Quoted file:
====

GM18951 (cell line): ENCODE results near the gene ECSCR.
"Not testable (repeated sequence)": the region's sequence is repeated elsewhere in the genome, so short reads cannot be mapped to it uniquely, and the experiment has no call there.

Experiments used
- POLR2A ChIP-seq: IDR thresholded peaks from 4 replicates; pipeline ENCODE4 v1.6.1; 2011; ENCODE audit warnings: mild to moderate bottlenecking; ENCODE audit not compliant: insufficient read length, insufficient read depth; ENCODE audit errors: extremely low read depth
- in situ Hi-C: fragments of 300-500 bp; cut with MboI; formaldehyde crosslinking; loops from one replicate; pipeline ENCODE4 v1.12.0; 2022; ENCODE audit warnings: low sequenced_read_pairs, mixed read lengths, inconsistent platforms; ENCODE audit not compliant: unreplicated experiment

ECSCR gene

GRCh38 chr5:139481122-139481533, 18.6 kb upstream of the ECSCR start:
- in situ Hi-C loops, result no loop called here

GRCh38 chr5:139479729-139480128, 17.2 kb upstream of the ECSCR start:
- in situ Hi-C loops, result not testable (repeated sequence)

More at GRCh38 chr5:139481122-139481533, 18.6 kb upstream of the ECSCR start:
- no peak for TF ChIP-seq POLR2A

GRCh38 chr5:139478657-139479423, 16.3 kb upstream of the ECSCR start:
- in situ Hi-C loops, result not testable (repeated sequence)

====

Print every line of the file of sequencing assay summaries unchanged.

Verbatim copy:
GM18951 (cell line): ENCODE results near the gene ECSCR.
"Not testable (repeated sequence)": the region's sequence is repeated elsewhere in the genome, so short reads cannot be mapped to it uniquely, and the experiment has no call there.

Experiments used
- POLR2A ChIP-seq: IDR thresholded peaks from 4 replicates; pipeline ENCODE4 v1.6.1; 2011; ENCODE audit warnings: mild to moderate bottlenecking; ENCODE audit not compliant: insufficient read length, insufficient read depth; ENCODE audit errors: extremely low read depth
- in situ Hi-C: fragments of 300-500 bp; cut with MboI; formaldehyde crosslinking; loops from one replicate; pipeline ENCODE4 v1.12.0; 2022; ENCODE audit warnings: low sequenced_read_pairs, mixed read lengths, inconsistent platforms; ENCODE audit not compliant: unreplicated experiment

ECSCR gene

GRCh38 chr5:139481122-139481533, 18.6 kb upstream of the ECSCR start:
- in situ Hi-C loops, result no loop called here

GRCh38 chr5:139479729-139480128, 17.2 kb upstream of the ECSCR start:
- in situ Hi-C loops, result not testable (repeated sequence)

More at GRCh38 chr5:139481122-139481533, 18.6 kb upstream of the ECSCR start:
- no peak for TF ChIP-seq POLR2A

GRCh38 chr5:139478657-139479423, 16.3 kb upstream of the ECSCR start:
- in situ Hi-C loops, result not testable (repeated sequence)